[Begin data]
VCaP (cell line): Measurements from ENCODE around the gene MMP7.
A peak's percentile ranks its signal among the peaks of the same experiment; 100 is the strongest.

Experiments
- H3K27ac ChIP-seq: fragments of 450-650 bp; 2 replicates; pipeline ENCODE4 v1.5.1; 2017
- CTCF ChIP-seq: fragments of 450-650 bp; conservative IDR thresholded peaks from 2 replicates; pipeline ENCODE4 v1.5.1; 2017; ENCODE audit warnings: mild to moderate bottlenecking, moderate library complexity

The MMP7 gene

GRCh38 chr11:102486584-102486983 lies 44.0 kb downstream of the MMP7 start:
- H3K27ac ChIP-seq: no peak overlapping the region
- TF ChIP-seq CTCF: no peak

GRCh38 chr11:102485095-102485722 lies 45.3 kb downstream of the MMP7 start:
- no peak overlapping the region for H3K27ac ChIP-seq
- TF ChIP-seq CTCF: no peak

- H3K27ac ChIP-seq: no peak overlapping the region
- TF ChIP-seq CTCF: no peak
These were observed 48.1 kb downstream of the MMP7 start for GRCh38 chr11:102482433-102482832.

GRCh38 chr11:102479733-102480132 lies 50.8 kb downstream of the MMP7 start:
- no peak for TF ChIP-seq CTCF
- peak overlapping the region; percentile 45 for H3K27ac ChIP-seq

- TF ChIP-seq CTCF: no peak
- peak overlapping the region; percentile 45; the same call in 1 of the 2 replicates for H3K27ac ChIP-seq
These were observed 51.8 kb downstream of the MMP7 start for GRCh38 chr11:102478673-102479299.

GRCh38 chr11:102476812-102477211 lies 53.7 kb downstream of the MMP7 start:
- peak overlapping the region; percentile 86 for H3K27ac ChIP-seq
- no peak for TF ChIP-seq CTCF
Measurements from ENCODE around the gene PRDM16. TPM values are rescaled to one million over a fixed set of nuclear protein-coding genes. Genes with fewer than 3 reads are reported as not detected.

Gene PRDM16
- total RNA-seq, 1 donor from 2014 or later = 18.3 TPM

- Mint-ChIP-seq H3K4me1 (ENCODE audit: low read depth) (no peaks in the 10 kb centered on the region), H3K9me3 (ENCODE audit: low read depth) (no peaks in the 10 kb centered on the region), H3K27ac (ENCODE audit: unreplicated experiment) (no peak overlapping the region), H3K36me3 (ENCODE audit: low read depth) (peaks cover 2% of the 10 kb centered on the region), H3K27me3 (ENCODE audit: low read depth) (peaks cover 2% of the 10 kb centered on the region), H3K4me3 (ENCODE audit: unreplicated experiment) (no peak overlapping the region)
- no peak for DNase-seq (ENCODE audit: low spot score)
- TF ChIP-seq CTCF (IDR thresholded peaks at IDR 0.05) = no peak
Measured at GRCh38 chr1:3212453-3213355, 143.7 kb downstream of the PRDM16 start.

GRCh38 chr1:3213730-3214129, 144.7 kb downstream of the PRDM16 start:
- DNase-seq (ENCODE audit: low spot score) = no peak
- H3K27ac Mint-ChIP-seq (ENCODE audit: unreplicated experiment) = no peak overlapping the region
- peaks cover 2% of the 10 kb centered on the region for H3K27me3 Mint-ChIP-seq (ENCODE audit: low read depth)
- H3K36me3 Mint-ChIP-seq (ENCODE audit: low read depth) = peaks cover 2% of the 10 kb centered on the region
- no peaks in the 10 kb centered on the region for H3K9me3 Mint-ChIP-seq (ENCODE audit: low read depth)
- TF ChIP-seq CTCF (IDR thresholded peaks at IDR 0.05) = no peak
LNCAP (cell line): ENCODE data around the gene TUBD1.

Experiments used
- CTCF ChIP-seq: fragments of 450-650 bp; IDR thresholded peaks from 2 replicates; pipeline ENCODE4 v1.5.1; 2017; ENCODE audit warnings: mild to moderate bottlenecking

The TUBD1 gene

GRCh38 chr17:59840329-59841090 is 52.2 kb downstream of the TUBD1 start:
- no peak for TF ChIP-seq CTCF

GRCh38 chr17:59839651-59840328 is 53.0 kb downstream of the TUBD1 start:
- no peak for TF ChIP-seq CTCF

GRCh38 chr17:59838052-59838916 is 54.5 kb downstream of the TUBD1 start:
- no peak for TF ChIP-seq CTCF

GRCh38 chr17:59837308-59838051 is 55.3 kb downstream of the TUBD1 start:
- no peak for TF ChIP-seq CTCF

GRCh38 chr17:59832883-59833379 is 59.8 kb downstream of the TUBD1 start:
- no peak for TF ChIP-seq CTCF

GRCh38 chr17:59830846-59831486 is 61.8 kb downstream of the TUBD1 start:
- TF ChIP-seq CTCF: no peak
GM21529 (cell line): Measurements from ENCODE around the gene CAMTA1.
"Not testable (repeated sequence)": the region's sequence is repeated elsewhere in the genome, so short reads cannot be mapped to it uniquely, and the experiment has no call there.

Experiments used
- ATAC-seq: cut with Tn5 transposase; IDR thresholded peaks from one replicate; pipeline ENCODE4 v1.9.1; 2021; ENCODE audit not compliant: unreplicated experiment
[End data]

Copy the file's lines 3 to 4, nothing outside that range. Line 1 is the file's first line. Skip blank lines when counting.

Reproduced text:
Experiments
- H3K27ac ChIP-seq: fragments of 450-650 bp; 2 replicates; pipeline ENCODE4 v1.5.1; 2017